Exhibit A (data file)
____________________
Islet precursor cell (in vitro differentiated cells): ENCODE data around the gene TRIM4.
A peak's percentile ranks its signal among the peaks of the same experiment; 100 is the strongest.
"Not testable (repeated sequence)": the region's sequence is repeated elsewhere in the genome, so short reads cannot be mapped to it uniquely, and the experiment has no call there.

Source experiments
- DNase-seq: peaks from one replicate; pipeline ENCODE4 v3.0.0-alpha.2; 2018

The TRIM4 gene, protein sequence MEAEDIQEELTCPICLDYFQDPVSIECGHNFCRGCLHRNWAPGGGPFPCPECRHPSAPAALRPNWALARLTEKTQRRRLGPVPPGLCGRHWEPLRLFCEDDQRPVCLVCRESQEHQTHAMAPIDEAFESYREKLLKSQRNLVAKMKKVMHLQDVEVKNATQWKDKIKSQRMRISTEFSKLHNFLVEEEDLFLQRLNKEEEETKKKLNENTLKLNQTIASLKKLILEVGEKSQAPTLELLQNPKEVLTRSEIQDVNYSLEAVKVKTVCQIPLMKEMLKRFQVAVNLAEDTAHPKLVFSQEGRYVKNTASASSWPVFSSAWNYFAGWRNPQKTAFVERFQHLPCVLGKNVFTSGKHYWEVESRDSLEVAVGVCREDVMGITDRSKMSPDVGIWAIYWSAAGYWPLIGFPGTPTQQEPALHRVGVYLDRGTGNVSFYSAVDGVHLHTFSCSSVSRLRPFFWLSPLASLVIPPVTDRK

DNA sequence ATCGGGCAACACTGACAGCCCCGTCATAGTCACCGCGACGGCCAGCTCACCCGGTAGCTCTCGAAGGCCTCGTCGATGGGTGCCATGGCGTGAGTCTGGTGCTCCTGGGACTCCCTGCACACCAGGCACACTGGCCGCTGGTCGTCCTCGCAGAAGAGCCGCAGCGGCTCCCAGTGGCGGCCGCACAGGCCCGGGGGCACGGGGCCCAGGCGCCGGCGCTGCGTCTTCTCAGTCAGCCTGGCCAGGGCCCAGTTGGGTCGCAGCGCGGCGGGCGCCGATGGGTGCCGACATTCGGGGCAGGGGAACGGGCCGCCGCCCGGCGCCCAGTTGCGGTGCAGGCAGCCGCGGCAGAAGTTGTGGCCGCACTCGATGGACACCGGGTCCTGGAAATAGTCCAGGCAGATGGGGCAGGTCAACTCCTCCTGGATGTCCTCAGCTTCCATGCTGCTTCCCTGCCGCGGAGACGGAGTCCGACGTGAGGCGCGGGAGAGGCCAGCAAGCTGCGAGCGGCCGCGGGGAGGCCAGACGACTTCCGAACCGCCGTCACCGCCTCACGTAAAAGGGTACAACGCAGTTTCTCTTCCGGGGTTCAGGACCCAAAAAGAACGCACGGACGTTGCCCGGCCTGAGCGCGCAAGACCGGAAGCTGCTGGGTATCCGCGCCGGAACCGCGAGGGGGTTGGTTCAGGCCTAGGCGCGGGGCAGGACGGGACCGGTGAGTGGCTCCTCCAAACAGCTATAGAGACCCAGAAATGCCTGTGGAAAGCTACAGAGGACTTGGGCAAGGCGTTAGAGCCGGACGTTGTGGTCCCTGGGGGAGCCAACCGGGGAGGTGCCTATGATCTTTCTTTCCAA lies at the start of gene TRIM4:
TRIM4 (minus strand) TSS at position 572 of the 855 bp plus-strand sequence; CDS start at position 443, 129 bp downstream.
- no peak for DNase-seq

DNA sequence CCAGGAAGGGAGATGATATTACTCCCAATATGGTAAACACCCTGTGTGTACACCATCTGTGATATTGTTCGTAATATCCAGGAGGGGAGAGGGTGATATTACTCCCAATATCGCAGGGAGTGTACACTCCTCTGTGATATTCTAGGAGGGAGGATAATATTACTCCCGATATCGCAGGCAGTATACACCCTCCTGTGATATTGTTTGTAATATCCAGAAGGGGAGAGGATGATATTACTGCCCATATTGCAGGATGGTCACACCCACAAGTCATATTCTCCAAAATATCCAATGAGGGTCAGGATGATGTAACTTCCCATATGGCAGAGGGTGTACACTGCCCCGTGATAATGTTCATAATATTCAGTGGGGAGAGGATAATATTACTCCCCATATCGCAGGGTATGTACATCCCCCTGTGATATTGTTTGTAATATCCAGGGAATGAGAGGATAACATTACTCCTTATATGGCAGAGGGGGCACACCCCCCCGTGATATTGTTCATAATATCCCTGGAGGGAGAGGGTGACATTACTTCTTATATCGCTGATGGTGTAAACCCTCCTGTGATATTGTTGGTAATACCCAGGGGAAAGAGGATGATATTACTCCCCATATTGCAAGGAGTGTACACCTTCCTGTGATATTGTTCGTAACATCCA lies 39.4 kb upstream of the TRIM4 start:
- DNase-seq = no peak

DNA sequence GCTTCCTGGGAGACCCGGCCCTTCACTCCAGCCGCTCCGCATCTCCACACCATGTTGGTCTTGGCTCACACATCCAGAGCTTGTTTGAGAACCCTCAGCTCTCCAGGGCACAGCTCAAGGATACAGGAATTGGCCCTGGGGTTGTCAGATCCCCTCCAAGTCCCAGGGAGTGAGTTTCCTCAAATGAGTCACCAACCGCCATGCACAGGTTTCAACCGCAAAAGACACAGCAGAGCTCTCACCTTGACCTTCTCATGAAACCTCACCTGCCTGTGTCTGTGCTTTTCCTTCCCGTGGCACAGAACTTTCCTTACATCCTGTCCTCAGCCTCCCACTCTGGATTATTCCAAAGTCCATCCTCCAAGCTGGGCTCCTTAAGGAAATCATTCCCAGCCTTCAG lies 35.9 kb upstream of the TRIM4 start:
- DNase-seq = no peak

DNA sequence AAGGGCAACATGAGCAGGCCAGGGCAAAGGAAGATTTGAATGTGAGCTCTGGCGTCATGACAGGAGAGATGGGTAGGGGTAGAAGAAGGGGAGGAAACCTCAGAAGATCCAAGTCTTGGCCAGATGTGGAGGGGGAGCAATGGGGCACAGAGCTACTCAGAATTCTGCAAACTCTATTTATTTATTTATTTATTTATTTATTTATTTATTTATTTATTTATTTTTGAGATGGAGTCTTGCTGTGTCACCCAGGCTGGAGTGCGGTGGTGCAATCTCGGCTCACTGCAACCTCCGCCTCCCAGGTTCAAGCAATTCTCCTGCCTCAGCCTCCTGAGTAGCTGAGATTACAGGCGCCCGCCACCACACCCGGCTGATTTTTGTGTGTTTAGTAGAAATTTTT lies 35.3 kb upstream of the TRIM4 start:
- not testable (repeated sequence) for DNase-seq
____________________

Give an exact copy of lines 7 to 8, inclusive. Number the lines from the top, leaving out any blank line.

DNA sequence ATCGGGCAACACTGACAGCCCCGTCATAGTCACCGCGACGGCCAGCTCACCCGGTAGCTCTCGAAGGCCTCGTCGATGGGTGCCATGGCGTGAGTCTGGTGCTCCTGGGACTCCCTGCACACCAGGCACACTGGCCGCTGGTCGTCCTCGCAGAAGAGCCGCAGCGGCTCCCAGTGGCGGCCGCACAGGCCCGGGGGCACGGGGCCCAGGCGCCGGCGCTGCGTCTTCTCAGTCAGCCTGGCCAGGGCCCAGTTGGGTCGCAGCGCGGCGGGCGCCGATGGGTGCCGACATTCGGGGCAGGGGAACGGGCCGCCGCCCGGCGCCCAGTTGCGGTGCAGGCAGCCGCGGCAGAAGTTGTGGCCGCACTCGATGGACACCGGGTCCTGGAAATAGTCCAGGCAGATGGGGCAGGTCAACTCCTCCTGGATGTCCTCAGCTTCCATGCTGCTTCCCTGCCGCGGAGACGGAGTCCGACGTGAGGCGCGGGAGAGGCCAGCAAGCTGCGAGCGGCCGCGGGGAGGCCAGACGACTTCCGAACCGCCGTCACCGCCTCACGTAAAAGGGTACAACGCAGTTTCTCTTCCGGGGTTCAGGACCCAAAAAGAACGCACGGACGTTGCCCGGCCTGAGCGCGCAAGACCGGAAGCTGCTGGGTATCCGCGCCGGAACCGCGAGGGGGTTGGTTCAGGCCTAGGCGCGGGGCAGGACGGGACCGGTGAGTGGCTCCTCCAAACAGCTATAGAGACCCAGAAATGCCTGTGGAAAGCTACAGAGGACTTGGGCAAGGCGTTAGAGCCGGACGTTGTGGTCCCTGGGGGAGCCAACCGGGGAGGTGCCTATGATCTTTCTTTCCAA lies at the start of gene TRIM4:
TRIM4 (minus strand) TSS at position 572 of the 855 bp plus-strand sequence; CDS start at position 443, 129 bp downstream.